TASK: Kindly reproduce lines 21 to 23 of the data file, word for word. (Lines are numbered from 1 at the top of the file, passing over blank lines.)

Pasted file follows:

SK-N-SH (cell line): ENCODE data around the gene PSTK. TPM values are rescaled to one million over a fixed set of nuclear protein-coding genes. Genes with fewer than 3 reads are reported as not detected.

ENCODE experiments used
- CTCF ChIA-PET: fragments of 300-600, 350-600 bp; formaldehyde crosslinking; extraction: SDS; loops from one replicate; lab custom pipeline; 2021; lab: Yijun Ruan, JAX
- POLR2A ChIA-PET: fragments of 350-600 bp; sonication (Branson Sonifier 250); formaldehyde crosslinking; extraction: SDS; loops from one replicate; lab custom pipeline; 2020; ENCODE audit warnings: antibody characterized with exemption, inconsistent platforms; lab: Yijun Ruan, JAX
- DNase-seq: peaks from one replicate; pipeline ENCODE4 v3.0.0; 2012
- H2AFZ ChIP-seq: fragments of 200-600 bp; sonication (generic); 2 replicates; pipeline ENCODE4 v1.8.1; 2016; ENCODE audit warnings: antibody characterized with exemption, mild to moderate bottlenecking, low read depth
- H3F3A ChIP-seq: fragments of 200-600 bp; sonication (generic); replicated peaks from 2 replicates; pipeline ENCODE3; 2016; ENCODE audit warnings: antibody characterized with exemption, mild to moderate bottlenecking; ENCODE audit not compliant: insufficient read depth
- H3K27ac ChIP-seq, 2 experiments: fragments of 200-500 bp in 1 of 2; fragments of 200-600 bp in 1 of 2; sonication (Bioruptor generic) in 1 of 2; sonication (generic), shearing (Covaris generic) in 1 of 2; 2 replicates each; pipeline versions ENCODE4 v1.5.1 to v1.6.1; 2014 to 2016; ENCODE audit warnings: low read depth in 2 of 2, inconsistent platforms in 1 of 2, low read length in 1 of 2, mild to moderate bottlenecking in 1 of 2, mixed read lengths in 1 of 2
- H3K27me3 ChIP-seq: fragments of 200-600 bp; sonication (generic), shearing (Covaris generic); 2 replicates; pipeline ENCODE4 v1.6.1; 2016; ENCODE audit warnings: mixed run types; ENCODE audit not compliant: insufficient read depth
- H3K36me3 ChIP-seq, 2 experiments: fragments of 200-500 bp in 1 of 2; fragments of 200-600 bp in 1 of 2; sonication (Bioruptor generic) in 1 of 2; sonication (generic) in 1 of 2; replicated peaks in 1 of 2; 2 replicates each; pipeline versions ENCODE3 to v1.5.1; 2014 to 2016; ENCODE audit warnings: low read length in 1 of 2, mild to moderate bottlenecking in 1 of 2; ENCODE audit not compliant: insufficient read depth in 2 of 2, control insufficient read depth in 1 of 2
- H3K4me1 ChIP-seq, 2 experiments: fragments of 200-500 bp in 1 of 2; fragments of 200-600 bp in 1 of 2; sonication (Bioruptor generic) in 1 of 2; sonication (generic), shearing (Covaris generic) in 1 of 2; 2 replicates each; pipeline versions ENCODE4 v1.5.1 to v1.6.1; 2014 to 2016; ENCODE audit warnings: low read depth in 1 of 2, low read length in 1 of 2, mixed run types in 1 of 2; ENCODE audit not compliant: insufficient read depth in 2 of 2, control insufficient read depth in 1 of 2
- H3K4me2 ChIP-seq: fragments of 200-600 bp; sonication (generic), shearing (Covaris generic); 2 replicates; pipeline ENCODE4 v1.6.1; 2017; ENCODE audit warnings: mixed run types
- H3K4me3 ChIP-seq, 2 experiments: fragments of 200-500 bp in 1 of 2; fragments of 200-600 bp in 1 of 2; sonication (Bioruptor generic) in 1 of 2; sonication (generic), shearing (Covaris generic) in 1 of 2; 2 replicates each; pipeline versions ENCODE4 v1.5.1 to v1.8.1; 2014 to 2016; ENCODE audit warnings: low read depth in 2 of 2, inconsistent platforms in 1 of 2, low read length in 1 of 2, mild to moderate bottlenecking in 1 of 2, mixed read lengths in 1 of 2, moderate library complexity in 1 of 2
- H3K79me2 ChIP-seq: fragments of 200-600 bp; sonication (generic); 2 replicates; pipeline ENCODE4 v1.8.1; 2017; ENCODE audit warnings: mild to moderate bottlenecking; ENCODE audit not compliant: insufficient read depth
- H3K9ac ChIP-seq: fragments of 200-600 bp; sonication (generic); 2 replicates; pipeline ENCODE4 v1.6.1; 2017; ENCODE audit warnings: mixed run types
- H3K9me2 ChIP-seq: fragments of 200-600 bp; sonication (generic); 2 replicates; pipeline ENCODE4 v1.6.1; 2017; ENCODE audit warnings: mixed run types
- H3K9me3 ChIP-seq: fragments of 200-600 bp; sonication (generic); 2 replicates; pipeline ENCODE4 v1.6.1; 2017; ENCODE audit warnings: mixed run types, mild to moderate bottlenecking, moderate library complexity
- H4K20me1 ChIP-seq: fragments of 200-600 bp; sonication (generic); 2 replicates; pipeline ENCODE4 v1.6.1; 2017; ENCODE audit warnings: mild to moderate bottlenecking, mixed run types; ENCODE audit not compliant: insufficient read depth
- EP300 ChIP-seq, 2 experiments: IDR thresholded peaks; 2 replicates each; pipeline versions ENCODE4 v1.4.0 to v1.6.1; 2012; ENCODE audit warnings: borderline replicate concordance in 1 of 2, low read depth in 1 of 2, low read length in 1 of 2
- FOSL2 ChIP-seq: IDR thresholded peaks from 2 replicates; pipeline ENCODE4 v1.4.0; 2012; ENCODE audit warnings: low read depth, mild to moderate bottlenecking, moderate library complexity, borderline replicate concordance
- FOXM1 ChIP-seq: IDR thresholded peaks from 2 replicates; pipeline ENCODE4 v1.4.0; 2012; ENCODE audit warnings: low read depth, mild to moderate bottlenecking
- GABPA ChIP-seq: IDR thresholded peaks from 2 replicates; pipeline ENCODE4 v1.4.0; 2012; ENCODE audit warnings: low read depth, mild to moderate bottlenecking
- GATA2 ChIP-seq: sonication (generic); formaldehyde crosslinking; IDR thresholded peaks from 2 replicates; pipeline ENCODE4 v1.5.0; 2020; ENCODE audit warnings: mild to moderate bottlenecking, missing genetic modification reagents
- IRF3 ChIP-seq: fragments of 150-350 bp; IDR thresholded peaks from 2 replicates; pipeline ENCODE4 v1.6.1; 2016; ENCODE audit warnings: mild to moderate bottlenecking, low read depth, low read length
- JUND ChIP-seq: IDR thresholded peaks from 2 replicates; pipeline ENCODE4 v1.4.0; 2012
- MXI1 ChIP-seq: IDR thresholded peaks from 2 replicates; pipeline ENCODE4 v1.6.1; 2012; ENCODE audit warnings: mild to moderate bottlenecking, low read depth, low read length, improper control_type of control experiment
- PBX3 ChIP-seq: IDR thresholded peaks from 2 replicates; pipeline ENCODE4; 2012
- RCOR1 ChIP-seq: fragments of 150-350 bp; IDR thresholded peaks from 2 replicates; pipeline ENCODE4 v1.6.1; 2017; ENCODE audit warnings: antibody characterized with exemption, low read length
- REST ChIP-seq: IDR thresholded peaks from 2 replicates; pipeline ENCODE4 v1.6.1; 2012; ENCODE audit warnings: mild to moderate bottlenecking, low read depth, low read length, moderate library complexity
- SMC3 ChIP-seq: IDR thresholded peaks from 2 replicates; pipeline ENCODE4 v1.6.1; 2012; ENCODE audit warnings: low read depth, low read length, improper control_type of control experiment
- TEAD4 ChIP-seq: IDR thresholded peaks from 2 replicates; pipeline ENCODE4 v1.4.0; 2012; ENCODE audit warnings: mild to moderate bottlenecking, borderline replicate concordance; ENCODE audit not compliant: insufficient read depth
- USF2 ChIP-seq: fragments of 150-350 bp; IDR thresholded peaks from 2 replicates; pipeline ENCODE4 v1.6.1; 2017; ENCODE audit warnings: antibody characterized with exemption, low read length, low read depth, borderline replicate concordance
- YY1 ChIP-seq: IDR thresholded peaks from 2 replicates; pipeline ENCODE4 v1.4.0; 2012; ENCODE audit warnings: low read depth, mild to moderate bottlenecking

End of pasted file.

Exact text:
- FOXM1 ChIP-seq: IDR thresholded peaks from 2 replicates; pipeline ENCODE4 v1.4.0; 2012; ENCODE audit warnings: low read depth, mild to moderate bottlenecking
- GABPA ChIP-seq: IDR thresholded peaks from 2 replicates; pipeline ENCODE4 v1.4.0; 2012; ENCODE audit warnings: low read depth, mild to moderate bottlenecking
- GATA2 ChIP-seq: sonication (generic); formaldehyde crosslinking; IDR thresholded peaks from 2 replicates; pipeline ENCODE4 v1.5.0; 2020; ENCODE audit warnings: mild to moderate bottlenecking, missing genetic modification reagents